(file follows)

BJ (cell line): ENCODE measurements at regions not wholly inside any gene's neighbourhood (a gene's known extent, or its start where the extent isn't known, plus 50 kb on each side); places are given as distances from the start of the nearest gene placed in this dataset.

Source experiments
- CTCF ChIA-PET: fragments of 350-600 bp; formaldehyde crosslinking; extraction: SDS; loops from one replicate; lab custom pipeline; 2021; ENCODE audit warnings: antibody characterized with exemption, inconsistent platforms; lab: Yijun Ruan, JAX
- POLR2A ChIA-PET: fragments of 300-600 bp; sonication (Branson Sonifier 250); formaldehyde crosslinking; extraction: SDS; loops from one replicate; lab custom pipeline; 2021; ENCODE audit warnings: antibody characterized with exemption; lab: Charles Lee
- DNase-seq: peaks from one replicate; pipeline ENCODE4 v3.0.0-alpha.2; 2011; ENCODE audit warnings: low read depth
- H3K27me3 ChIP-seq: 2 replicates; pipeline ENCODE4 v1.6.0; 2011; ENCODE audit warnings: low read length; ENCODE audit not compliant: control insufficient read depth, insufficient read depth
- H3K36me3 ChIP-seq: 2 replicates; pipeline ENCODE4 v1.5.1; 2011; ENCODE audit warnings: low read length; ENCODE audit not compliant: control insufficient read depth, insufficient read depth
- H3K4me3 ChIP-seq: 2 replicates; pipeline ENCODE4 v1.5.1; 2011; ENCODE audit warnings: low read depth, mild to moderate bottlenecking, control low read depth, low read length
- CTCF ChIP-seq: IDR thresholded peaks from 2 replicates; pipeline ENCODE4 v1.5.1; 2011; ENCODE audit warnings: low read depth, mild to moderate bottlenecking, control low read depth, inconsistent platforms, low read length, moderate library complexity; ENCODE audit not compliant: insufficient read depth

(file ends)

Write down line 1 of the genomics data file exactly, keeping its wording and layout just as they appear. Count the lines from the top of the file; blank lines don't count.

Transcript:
BJ (cell line): ENCODE measurements at regions not wholly inside any gene's neighbourhood (a gene's known extent, or its start where the extent isn't known, plus 50 kb on each side); places are given as distances from the start of the nearest gene placed in this dataset.